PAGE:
.NET 2 the Max
Master .NET Configuration Files
Master the art of loading and saving configuration files using Visual Studio .NET. Also, learn about planned changes in VS.NET 2005.
Technology Toolbox: VB.NET, C#
You can simplify application deployment and customization greatly by keeping as many configuration settings as possible in a configuration file. Configuration files support XCOPY deployment, and you can edit them easily using any text editor, including Notepad. They can store virtually any kind of information, from simple strings to complex objects. Unfortunately, .NET 1.1 configuration files have a couple of important shortcomings, but I'll show you how to work around these.
Let's begin with the basics. You must name a .NET configuration file after the EXE or DLL assembly it refers to, and you must give it a config extension, such as MyApp.exe.config or mylibrary.dll.config. For example, all ASP.NET configuration files are named web.config. A configuration file can include one or more sections that contain user-defined settings. Odds are that you're familiar with the <appSettings> section, which can contain one or more <add> elements with a key and a value attribute:
<add key="name" value="Joe Doe" />
You can create the skeleton of a config file from inside Visual Studio .NET by adding a new item of type Assembly Configuration File to the current project. VS.NET creates this file in the project directory with the name App.config, but copies it to the actual output directory when compiling the project.
VS.NET assumes that all values held in the appSettings section are strings, and you can read them using the ConfigurationSettings type (in the System.Configuration namespace):
Dim settings As NameValueCollection = _
Dim name As String = settings("name")
If you want to read a value that isn't a string, you must force a conversion to the target type, using one of the language functions such as CInt or CDbl, or one of the methods of the Convert type. If you need to assign the value to the property of a Windows Forms control, you can have VS.NET generate both the configuration file and the code that assigns the property by clicking on the button in the DynamicProperties element in the Properties window and assigning a key to the property (see Figure 1). Visual Studio .NET marks the property whose value you read from the config file with a small cyan icon to the right of its name in the Properties window.
Try Other Config Formats
In some cases, the format of the <appSettings> section isn't exactly what you need for your configuration data. For example, assume you want to parse this configuration file:
<cache duration="60" size="100" />
You need to specify which configuration handler can manage it in order to support this different format. The .NET Framework comes with four different types of configuration handlers, and you can also build your own, if necessary. The .NET handler that can read the <cache> section in this example is the SingleTagSectionHandler type, which you must declare in the <configSections> section (the type attribute is split on multiple lines for typographic reasons only):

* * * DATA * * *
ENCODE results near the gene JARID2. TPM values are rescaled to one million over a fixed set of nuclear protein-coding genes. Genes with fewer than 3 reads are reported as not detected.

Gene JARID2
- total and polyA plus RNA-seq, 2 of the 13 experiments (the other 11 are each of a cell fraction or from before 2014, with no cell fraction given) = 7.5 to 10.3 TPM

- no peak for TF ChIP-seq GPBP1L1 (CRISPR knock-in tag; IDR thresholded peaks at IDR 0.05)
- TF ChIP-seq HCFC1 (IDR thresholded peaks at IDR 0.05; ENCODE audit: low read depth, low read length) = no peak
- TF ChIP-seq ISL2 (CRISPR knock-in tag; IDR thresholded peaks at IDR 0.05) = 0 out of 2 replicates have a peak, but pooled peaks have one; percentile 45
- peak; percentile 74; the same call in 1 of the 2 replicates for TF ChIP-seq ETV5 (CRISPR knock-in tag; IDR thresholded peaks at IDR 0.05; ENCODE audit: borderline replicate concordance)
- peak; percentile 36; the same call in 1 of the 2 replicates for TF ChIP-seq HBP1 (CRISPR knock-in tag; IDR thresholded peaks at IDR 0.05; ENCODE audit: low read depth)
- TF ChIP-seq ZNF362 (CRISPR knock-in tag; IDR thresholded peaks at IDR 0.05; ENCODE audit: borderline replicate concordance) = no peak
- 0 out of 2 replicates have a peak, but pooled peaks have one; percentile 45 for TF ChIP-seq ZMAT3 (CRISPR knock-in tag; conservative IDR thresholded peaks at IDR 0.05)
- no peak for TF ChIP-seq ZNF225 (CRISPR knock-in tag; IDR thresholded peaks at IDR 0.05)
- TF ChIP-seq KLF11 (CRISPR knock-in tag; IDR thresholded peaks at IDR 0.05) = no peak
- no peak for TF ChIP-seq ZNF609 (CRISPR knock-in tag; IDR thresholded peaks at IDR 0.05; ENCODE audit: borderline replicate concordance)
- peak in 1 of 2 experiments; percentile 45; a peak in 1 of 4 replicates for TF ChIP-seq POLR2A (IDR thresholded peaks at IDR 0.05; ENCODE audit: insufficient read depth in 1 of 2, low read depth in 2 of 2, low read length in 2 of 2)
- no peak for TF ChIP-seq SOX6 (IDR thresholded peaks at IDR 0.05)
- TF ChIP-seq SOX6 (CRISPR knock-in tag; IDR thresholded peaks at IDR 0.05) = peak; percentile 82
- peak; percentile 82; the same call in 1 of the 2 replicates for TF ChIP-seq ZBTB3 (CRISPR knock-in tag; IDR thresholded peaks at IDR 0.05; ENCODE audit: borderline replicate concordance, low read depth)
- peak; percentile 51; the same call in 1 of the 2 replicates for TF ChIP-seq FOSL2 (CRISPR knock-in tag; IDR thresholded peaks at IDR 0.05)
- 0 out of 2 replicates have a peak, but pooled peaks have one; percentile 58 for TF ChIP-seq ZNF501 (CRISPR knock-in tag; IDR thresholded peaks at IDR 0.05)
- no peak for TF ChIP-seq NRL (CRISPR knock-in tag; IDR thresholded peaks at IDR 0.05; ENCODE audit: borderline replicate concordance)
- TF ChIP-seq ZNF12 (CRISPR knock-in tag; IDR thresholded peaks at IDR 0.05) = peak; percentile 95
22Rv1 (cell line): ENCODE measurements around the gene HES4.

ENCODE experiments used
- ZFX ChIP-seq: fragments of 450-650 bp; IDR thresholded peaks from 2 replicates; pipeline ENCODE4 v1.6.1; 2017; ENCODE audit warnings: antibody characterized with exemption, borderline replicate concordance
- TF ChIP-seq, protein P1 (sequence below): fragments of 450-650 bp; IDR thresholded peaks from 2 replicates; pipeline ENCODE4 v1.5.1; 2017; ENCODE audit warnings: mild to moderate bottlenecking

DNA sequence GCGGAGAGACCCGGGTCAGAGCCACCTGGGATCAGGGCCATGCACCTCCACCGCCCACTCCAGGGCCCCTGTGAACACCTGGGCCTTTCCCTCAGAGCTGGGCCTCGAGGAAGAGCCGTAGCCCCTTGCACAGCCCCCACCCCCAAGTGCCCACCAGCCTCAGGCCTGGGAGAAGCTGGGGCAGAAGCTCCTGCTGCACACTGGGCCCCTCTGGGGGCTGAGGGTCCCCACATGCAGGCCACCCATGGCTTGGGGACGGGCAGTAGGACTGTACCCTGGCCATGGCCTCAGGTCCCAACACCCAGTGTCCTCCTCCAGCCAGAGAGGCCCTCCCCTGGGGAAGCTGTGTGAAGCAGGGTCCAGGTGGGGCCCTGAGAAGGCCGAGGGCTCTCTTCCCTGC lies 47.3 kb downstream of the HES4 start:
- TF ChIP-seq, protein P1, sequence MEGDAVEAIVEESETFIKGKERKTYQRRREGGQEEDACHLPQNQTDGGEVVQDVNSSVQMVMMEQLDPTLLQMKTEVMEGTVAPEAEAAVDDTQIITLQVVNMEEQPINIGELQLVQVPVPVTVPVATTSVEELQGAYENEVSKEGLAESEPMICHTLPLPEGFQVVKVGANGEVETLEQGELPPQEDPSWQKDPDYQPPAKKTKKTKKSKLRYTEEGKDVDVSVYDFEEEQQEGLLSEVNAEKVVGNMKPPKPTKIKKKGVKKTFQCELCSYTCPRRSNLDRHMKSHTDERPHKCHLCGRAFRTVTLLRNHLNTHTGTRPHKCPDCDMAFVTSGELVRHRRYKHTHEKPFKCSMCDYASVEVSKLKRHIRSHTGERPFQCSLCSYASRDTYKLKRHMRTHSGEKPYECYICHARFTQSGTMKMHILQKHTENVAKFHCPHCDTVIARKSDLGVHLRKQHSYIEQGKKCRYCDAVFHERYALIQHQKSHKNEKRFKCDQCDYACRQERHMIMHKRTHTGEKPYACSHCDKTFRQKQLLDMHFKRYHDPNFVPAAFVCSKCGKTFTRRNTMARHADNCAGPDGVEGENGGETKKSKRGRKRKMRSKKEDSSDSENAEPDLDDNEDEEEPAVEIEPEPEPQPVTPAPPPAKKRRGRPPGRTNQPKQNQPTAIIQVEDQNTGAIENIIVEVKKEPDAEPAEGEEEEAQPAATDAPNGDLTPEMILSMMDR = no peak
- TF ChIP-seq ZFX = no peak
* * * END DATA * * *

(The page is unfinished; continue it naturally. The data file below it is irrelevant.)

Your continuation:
<cache duration="60" size="100" />
The <section> element can appear in the application configuration file or in the machine.config file. You can use this code to read all the elements in a section handled by a SingleTagSectionHandler object:
Dim values As Hashtable = _
duration = CInt(values("duration"))
size = CInt(values("size"))
The GetConfig method returns an object; the type of this object depends on which section handler manages the element you're reading. The SingleTagSectionHandler returns a Hashtable, so you must cast it to a proper variable before you can read the individual attributes in the <cache> section.
The .NET Framework supports three more section handlers. Both NameValueSectionHandler and DictionarySectionHandler support sections with the same format as <appSettings>; you can use them when reading groups of name/value pairs in a section with an arbitrary name. The only difference between these two handlers is that the former returns a NameValueCollection object, whereas the latter returns a Hashtable. This makes the latter more efficient when you have more than one dozen pairs. You can see how to use these handlers in the sample project that accompanies this article (get it here").
All sections must have a matching handler; otherwise, the .NET Framework throws an exception when it parses the configuration file. If you wish to read (and possibly modify) a section in the configuration file by some other meanssuch as through an XmlDocument objectyou must tell the .NET Framework to ignore a given section. You can do this by using the fourth standard section handler, IgnoreSectionHandler. For example, assume you have this configuration file (note: I omitted the complete name of the IgnoreSectionHandler type for brevity):